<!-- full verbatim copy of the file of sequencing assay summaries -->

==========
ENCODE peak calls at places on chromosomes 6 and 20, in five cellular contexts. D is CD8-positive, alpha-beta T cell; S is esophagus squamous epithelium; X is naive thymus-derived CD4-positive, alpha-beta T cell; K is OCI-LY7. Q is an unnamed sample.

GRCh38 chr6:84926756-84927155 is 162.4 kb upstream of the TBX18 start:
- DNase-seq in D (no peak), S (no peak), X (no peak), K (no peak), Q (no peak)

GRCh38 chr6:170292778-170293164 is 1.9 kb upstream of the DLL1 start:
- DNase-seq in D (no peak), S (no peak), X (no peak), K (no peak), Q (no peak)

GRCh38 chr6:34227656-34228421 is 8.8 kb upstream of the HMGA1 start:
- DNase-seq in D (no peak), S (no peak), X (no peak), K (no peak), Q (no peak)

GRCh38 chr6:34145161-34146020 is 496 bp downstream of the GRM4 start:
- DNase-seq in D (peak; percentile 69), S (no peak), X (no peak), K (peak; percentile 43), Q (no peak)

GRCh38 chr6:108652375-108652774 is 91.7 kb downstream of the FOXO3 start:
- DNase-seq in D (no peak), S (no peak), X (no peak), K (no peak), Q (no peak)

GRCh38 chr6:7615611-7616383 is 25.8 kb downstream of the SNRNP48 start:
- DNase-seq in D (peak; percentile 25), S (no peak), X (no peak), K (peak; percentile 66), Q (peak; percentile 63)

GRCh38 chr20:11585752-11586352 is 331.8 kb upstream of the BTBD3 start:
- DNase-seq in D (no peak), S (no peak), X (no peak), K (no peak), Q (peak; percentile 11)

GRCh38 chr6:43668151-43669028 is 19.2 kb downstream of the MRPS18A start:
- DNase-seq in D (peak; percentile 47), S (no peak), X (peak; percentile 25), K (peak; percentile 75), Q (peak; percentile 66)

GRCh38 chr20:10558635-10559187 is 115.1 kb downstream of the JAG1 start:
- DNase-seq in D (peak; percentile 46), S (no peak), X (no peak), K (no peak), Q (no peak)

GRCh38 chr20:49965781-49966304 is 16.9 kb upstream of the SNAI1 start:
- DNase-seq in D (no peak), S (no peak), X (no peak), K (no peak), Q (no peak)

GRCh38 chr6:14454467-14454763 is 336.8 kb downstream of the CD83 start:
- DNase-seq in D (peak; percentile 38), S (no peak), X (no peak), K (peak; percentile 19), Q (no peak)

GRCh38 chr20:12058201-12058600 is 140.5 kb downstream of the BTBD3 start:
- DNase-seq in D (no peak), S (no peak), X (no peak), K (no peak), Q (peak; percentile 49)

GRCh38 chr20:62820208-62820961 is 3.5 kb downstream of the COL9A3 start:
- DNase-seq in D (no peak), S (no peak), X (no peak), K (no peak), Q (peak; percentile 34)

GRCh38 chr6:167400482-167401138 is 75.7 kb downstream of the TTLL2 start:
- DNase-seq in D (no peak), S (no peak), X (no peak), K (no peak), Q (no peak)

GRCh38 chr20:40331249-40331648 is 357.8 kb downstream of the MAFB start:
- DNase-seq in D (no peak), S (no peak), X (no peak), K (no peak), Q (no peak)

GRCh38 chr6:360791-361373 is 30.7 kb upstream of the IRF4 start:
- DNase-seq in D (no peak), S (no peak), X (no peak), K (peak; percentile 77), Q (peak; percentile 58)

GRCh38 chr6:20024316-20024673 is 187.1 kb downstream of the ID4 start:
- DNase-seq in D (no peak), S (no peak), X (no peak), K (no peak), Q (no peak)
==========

ENCODE peak calls at places on chromosomes 6 and 20, in five cellular contexts. D is CD8-positive, alpha-beta T cell; S is esophagus squamous epithelium; X is naive thymus-derived CD4-positive, alpha-beta T cell; K is OCI-LY7. Q is an unnamed sample.

GRCh38 chr6:84926756-84927155 is 162.4 kb upstream of the TBX18 start:
- DNase-seq in D (no peak), S (no peak), X (no peak), K (no peak), Q (no peak)

GRCh38 chr6:170292778-170293164 is 1.9 kb upstream of the DLL1 start:
- DNase-seq in D (no peak), S (no peak), X (no peak), K (no peak), Q (no peak)

GRCh38 chr6:34227656-34228421 is 8.8 kb upstream of the HMGA1 start:
- DNase-seq in D (no peak), S (no peak), X (no peak), K (no peak), Q (no peak)

GRCh38 chr6:34145161-34146020 is 496 bp downstream of the GRM4 start:
- DNase-seq in D (peak; percentile 69), S (no peak), X (no peak), K (peak; percentile 43), Q (no peak)

GRCh38 chr6:108652375-108652774 is 91.7 kb downstream of the FOXO3 start:
- DNase-seq in D (no peak), S (no peak), X (no peak), K (no peak), Q (no peak)

GRCh38 chr6:7615611-7616383 is 25.8 kb downstream of the SNRNP48 start:
- DNase-seq in D (peak; percentile 25), S (no peak), X (no peak), K (peak; percentile 66), Q (peak; percentile 63)

GRCh38 chr20:11585752-11586352 is 331.8 kb upstream of the BTBD3 start:
- DNase-seq in D (no peak), S (no peak), X (no peak), K (no peak), Q (peak; percentile 11)

GRCh38 chr6:43668151-43669028 is 19.2 kb downstream of the MRPS18A start:
- DNase-seq in D (peak; percentile 47), S (no peak), X (peak; percentile 25), K (peak; percentile 75), Q (peak; percentile 66)

GRCh38 chr20:10558635-10559187 is 115.1 kb downstream of the JAG1 start:
- DNase-seq in D (peak; percentile 46), S (no peak), X (no peak), K (no peak), Q (no peak)

GRCh38 chr20:49965781-49966304 is 16.9 kb upstream of the SNAI1 start:
- DNase-seq in D (no peak), S (no peak), X (no peak), K (no peak), Q (no peak)

GRCh38 chr6:14454467-14454763 is 336.8 kb downstream of the CD83 start:
- DNase-seq in D (peak; percentile 38), S (no peak), X (no peak), K (peak; percentile 19), Q (no peak)

GRCh38 chr20:12058201-12058600 is 140.5 kb downstream of the BTBD3 start:
- DNase-seq in D (no peak), S (no peak), X (no peak), K (no peak), Q (peak; percentile 49)

GRCh38 chr20:62820208-62820961 is 3.5 kb downstream of the COL9A3 start:
- DNase-seq in D (no peak), S (no peak), X (no peak), K (no peak), Q (peak; percentile 34)

GRCh38 chr6:167400482-167401138 is 75.7 kb downstream of the TTLL2 start:
- DNase-seq in D (no peak), S (no peak), X (no peak), K (no peak), Q (no peak)

GRCh38 chr20:40331249-40331648 is 357.8 kb downstream of the MAFB start:
- DNase-seq in D (no peak), S (no peak), X (no peak), K (no peak), Q (no peak)

GRCh38 chr6:360791-361373 is 30.7 kb upstream of the IRF4 start:
- DNase-seq in D (no peak), S (no peak), X (no peak), K (peak; percentile 77), Q (peak; percentile 58)

GRCh38 chr6:20024316-20024673 is 187.1 kb downstream of the ID4 start:
- DNase-seq in D (no peak), S (no peak), X (no peak), K (no peak), Q (no peak)